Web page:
**Separation anxiety **is an ongoing behavioral type of anxiety that stems from the fear of being left alone. A Bolo dog with separation anxiety cannot stand being on its own, even for just a couple of hours.
Bolognese dogs with separation anxiety are destructive and prone to excessive barking and howling. The destructiveness usually targets the furniture – sofas, pillows, carpets, curtains.
As for the barking and howling, do not be misled by the Bolo’s diminutive size – when a Bolognese dog barks, the whole neighborhood is annoyed.
Because the Bolognese dog is not adept at spending time alone, it is the perfect dog for senior citizens. Plus, it has lower exercise requirements – another feature making it suitable for seniors.
6. The Bolognese Dog is a High-Maintenance Breed with Shiny White Fur and Special Grooming Requirements.
There is both good and bad news when it comes to the Bolo’s fur and grooming needs. Let’s starts with the good news.
The Bolognese dog sheds very little. In fact, some owners say that it is impossible to determine when its shedding season starts and when it ends.
This is an excellent feature for people allergic to dog hair and dander. It is also suitable for people with a dislike of finding hair clumps around the house.
However, the hypoallergenic coat comes with a price – it requires regular and extensive grooming. The Bolo needs ** daily brushing** sessions and frequent bathing to keep the coat shiny white and free from mats and tangles.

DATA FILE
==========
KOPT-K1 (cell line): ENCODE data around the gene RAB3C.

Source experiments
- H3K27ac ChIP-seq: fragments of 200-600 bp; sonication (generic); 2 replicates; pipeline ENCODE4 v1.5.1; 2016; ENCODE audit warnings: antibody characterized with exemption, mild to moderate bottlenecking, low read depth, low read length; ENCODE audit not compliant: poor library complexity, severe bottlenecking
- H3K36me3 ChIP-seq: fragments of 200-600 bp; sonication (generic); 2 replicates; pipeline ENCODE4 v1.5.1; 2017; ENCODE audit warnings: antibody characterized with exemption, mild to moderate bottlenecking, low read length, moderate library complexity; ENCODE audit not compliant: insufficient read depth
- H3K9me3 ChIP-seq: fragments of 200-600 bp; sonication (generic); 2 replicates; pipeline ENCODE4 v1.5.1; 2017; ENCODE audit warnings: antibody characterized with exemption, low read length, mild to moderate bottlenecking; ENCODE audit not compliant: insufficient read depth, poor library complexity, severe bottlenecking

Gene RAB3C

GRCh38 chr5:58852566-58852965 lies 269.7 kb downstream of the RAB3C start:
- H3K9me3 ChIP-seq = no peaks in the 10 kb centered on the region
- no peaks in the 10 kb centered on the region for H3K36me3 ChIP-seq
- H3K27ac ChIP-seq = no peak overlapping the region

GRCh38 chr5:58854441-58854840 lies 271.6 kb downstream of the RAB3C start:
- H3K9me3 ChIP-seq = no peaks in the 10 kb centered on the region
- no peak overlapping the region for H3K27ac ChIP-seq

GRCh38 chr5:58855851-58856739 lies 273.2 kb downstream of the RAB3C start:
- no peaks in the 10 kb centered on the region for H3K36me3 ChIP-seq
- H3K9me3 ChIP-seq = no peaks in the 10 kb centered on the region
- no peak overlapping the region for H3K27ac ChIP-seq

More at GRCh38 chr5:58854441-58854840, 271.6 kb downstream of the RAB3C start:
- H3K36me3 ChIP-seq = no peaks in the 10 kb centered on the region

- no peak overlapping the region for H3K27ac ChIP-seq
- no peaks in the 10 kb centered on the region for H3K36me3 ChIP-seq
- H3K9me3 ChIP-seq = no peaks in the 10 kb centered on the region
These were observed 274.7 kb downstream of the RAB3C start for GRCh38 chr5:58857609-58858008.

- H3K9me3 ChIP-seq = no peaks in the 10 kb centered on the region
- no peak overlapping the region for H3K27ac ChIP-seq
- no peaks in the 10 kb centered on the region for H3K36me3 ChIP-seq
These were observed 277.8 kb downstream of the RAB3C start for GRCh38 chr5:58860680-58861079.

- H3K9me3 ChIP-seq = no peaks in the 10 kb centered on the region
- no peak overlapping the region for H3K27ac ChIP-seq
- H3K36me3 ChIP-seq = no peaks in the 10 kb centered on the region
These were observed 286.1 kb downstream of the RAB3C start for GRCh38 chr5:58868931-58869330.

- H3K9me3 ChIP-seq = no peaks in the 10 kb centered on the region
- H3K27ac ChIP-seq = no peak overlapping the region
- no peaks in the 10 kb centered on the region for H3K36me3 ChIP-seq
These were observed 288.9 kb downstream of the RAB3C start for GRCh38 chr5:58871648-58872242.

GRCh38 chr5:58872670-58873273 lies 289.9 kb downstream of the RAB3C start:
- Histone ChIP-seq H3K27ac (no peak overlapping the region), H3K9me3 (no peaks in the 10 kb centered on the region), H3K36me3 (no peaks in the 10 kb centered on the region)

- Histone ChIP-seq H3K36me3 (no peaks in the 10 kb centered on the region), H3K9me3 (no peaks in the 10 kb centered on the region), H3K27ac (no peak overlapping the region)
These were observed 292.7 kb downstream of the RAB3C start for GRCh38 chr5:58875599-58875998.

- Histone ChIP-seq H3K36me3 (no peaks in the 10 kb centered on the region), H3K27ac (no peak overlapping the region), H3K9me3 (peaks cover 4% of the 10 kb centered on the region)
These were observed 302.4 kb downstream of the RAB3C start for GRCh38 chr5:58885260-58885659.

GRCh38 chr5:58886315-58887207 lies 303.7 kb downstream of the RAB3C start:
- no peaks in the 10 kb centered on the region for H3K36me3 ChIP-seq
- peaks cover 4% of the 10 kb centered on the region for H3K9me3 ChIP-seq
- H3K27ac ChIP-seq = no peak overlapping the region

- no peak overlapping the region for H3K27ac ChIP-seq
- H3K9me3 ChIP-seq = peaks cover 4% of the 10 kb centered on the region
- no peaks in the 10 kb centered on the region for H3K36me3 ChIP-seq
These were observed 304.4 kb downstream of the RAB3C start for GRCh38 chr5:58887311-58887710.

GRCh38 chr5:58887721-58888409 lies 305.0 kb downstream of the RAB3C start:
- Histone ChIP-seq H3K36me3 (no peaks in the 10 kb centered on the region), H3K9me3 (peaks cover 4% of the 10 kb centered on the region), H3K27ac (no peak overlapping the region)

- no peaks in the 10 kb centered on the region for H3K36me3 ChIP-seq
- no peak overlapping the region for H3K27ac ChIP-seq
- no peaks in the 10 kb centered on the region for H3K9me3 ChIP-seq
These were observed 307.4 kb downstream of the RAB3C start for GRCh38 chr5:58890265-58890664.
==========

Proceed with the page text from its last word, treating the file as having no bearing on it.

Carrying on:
To make things simpler for maintenance, you can occasionally have it professionally groomed. For extra simplicity, you can ask the groomer to clip the coat short.
7. The Bolognese Dog Can Be Hard to Housebreak and Prone to Number 1 and Number 2 Accidents.
We said that the Bolo is bright, eager to learn, and highly trainable. These characteristics are valid for all areas except one – housebreaking or potty training.
The Bolognese dog is notorious for its resistance to potty training. No matter how patient you are and how many times you go through the house training process, you will still find wet puddles on the floor and smelly surprises under the sofa.
There are various ways of making the housebreaking process a bit less frustrating – from covering the floor with pads, through extensive crate training, to installing a doggy door to the yard.